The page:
His interest in the team was purchased by a group led by William H. Locke, former secretary of the Pittsburgh Pirates.  When Locke died in October of 1913, his uncle, former New York Police Commissioner William Baker took control of the Phillies, leading the team until his death in 1930.

Brennan announced after Fogel was banned that he would drop his proposed $10,000 libel suit, telling The Associated Press:

“I am satisfied, I immediately demanded a hearing before the National League heads and Fogel’s trial was brought about as a result of my demands.”

Later this week; an allegation that Fogel was a patsy, and umpire Brennan’s other battle in the City of Brotherly Love.

Demon Rum–or Demon Rum as an Excuse to Replace a Popular Manager

8 Oct

The 2011 Boston Red Sox were only the latest in a long history of alcohol taking the blame for a team’s poor performance.

As the Chicago Cubs faded into third place during the waning days of the 1912 season, team president Charles Murphy issued an order for “total abstinence” and all players would have a temperance calls in future contracts.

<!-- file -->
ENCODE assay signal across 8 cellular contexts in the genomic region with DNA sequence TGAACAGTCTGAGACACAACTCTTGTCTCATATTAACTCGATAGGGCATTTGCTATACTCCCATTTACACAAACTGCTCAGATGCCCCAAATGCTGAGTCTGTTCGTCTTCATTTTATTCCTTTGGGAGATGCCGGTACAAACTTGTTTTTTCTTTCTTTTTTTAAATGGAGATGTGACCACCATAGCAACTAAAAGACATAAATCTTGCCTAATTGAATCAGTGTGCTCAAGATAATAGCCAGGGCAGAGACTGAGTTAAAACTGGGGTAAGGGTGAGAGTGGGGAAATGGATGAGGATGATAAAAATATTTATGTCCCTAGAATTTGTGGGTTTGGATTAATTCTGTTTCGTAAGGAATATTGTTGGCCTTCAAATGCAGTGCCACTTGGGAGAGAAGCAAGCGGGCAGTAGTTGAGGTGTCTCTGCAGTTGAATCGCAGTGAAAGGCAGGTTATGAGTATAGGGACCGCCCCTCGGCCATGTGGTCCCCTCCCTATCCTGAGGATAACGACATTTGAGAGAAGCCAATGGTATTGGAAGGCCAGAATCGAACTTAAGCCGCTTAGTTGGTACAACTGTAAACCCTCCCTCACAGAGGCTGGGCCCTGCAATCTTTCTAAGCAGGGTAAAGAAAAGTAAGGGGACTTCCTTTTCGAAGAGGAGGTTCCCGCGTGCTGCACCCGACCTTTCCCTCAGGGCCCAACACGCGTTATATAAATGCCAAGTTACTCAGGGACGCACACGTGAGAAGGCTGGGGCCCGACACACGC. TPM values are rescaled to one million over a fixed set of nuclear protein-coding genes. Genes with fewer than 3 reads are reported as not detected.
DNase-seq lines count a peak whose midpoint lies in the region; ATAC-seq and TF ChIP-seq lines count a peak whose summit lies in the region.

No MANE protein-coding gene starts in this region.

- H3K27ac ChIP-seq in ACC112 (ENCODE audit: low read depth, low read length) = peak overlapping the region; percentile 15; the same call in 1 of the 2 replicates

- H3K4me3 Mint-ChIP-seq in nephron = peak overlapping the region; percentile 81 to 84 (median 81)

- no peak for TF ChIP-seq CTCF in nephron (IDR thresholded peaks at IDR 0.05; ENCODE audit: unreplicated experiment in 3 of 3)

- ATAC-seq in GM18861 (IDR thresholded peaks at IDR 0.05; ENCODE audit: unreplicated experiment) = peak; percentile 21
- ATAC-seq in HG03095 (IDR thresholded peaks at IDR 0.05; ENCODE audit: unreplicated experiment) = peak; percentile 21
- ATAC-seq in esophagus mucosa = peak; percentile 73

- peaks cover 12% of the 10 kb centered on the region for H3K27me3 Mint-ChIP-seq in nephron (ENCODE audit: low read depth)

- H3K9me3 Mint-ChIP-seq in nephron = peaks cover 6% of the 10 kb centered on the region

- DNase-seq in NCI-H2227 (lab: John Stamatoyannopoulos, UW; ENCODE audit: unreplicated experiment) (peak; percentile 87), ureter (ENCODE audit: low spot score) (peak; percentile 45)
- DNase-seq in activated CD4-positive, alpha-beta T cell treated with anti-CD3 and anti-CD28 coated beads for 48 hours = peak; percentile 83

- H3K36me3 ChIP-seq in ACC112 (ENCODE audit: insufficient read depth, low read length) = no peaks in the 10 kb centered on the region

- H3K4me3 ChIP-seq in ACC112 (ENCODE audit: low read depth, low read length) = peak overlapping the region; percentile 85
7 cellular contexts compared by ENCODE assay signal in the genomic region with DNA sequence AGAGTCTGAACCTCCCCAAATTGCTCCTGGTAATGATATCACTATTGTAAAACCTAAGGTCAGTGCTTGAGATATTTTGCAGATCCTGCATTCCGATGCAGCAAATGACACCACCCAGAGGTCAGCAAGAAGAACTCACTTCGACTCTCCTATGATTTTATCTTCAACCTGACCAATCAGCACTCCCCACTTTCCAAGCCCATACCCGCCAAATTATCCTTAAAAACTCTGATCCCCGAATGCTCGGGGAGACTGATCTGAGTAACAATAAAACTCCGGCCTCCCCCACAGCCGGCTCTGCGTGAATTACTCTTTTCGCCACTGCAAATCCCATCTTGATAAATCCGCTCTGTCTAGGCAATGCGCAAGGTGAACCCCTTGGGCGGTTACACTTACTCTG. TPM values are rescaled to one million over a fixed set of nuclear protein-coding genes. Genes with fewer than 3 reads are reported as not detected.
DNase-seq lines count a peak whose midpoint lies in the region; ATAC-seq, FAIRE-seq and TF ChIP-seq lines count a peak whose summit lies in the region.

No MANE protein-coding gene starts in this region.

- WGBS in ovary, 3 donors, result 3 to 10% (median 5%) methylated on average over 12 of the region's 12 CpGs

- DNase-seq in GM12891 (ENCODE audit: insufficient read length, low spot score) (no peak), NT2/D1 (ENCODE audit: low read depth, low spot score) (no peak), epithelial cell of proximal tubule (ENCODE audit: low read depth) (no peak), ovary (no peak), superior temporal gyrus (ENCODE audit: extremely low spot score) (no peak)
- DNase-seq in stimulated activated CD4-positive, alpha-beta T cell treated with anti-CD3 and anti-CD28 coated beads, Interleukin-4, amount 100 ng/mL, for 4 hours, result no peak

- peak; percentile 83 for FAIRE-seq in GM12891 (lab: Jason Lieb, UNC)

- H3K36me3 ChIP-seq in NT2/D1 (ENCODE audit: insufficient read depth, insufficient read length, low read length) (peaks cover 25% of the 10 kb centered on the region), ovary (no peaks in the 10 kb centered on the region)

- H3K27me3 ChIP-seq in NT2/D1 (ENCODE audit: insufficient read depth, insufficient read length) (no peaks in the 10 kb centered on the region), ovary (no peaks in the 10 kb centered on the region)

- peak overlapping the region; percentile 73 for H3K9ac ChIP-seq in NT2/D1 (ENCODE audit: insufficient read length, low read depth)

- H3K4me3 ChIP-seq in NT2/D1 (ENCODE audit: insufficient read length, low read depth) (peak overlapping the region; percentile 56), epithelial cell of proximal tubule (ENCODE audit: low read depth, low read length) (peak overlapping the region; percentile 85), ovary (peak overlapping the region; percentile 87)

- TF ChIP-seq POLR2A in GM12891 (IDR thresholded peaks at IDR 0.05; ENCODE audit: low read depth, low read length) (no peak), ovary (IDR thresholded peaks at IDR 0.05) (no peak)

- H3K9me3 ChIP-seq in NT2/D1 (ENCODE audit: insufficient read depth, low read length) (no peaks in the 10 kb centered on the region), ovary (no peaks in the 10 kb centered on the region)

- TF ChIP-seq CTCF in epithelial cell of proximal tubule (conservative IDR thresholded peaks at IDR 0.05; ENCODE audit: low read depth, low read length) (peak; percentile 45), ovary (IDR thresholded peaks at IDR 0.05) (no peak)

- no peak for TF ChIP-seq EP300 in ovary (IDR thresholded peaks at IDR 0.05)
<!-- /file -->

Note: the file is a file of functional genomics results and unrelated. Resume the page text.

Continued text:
The move was not unprecedented—since 1909 Barney Dreyfus of the Pittsburgh Pirates had required his players to sign a temperance pledge.  What made Murphy’s order so newsworthy was that over the course of several days he issued numerous, often contradictory, “clarifications” and because it quickly became apparent the move was a intended to wrest control of his ballclub from Manager Frank Chance.

Murphy’s original statement said that “loose living and training methods” led to the team’s poor finish. At the same time he provided cover for popular Cub outfielder Frank Schulte who had been suspended by Chance in September his nighttime activities during a crucial August road trip in Cincinnati.  The Cubs lost three of four games to the Reds and fell out of contention.    Murphy’s statement presented Schulte as a man incapable of any personal responsibility:

“I desire to say that in my judgment Schulte has been more sinned against than sinner…from what I could gather he was a victim of too many so-called friends…if we had a rule similar to that in vogue in Pittsburgh this player could not have been led into temptation.”

Chicago Cubs President Charles Murphy

The implication being that Chance had perhaps overreacted by suspending “the more sinned against” Schulte.  This statement was further complicated by Murphy’s several “clarifications,” some of which seemed to support Chance’s decision while some did not.

Chance quickly defended his players and his reaction to Murphy revealed just how bad the relationship was between the team president and his manager:

“Murphy only thinks of the team when it’s winning…his statement reflects upon me personally, and I have been in the business too long to allow Murphy or anyone else to insult me.”